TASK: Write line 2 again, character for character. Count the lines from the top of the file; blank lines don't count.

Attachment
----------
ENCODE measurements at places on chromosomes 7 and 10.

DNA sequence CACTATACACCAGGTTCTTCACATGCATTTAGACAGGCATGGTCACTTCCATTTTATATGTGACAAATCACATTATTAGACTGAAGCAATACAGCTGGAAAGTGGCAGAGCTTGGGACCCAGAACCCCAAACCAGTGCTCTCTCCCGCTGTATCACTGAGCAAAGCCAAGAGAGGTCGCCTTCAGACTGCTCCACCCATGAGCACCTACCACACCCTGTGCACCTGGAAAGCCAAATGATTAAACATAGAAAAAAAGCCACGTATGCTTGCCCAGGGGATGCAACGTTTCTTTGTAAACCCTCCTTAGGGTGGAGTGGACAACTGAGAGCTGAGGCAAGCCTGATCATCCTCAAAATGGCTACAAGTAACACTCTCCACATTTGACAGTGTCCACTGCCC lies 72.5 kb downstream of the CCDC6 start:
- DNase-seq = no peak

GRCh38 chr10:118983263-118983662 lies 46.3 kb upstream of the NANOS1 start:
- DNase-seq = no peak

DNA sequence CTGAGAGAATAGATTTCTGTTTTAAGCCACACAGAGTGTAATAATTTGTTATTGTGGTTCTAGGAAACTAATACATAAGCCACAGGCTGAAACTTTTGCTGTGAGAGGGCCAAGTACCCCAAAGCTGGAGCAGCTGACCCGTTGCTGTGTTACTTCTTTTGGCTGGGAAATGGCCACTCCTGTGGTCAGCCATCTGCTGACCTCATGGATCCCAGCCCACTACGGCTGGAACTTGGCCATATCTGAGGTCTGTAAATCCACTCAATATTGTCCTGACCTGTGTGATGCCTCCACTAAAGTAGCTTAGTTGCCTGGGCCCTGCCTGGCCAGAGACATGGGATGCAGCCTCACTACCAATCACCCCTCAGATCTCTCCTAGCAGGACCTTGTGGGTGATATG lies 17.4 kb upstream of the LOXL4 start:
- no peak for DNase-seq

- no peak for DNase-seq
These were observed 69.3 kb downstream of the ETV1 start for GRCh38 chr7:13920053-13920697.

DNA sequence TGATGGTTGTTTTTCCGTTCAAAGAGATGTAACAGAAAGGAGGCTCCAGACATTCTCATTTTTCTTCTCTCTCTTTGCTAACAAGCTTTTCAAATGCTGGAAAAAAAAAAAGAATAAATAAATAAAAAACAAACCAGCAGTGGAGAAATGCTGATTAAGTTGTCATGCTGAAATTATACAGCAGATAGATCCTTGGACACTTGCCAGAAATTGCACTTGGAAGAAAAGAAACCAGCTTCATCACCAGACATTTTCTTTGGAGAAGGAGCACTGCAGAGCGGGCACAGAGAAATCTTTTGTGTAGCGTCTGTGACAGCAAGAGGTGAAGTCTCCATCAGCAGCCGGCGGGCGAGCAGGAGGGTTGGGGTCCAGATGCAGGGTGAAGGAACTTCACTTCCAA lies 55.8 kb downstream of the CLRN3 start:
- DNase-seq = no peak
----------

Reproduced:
DNA sequence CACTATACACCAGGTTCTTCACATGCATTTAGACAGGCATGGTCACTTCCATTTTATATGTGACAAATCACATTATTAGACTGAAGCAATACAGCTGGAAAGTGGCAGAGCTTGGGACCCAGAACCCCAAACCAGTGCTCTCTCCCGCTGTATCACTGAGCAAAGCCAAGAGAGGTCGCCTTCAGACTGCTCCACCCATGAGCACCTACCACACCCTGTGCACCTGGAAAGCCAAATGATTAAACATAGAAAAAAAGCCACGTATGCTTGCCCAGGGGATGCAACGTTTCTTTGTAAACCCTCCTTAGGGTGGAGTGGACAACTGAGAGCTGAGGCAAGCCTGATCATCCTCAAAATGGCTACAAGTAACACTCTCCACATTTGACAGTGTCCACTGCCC lies 72.5 kb downstream of the CCDC6 start: